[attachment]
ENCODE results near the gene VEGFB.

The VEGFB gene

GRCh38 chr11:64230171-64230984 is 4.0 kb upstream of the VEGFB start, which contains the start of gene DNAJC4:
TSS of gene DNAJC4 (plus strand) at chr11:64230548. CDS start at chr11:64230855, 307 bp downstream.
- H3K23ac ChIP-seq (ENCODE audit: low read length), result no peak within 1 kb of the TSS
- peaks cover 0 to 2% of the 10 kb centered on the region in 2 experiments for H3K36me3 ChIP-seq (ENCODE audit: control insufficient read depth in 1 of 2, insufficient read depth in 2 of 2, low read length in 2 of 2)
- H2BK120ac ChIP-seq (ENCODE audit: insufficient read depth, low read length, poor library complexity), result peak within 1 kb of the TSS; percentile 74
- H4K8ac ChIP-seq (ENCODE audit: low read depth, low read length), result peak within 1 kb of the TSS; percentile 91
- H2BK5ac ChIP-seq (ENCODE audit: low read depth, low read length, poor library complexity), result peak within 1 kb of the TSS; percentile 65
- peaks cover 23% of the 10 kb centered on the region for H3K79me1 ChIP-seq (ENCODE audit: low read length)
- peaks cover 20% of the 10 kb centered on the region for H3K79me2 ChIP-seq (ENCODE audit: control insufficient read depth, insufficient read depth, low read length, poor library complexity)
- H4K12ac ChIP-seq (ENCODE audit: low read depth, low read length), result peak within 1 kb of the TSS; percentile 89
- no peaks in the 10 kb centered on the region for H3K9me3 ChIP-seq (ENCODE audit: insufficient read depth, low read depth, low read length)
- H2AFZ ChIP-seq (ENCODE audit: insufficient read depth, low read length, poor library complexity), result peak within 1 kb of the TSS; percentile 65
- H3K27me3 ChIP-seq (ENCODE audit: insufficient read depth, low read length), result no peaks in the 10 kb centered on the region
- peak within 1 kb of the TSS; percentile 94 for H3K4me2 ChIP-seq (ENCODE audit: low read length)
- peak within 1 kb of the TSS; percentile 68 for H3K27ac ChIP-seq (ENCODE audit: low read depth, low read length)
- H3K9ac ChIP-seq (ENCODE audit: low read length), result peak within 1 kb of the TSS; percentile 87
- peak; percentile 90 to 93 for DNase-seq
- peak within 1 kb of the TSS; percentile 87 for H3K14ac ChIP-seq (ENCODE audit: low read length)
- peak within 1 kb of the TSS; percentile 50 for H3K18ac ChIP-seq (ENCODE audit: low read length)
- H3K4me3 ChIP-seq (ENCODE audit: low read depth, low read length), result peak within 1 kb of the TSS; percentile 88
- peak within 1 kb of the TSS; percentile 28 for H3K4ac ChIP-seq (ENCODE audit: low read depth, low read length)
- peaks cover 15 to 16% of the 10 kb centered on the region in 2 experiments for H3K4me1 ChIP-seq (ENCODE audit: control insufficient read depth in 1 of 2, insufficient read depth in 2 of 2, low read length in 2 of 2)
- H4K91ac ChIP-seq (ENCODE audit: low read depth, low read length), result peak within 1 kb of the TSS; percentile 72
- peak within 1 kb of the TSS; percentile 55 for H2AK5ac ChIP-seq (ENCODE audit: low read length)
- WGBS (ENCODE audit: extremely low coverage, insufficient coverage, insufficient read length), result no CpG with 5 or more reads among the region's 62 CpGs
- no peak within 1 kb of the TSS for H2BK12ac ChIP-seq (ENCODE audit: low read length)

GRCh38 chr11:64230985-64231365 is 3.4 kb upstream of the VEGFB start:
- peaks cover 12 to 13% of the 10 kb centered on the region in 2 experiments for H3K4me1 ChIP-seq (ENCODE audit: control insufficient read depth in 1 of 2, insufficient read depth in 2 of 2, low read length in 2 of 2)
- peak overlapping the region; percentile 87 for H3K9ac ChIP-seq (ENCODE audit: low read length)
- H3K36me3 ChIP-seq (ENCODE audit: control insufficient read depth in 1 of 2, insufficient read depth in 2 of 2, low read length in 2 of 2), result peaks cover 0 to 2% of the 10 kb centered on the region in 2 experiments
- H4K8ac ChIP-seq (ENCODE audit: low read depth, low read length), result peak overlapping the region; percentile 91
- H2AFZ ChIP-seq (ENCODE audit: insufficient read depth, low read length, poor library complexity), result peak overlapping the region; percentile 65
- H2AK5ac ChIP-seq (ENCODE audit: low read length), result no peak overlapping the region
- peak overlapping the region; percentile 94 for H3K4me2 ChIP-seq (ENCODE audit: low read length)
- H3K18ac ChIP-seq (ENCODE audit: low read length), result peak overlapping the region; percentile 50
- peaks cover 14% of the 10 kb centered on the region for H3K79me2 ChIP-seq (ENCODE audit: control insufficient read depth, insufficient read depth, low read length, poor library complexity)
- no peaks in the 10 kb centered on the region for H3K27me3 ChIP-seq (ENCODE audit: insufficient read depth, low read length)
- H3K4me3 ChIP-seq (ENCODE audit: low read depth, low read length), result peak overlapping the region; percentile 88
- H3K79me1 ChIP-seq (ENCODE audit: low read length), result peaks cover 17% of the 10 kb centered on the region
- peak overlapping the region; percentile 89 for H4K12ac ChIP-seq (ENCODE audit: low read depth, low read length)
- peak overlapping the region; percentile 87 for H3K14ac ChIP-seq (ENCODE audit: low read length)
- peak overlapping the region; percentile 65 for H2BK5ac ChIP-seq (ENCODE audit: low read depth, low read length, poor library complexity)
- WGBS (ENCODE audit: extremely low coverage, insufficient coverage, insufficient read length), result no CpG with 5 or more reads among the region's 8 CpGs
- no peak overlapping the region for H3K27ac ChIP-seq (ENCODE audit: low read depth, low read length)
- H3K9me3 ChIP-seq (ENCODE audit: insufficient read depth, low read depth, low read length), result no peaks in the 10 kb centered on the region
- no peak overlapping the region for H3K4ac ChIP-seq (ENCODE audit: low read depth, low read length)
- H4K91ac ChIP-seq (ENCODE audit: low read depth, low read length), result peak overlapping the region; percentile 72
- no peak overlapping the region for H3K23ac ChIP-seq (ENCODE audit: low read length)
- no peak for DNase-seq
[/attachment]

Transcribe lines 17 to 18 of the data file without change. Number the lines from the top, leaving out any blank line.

- peak within 1 kb of the TSS; percentile 68 for H3K27ac ChIP-seq (ENCODE audit: low read depth, low read length)
- H3K9ac ChIP-seq (ENCODE audit: low read length), result peak within 1 kb of the TSS; percentile 87